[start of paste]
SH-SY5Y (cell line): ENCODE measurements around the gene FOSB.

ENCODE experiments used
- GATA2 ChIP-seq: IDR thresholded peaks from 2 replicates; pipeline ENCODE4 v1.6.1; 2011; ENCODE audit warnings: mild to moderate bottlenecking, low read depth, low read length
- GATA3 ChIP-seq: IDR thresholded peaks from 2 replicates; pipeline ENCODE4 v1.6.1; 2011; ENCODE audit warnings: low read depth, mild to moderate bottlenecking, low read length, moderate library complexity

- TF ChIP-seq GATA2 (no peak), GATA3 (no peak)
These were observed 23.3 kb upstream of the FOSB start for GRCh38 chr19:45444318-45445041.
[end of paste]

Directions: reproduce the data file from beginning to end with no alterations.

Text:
SH-SY5Y (cell line): ENCODE measurements around the gene FOSB.

ENCODE experiments used
- GATA2 ChIP-seq: IDR thresholded peaks from 2 replicates; pipeline ENCODE4 v1.6.1; 2011; ENCODE audit warnings: mild to moderate bottlenecking, low read depth, low read length
- GATA3 ChIP-seq: IDR thresholded peaks from 2 replicates; pipeline ENCODE4 v1.6.1; 2011; ENCODE audit warnings: low read depth, mild to moderate bottlenecking, low read length, moderate library complexity

- TF ChIP-seq GATA2 (no peak), GATA3 (no peak)
These were observed 23.3 kb upstream of the FOSB start for GRCh38 chr19:45444318-45445041.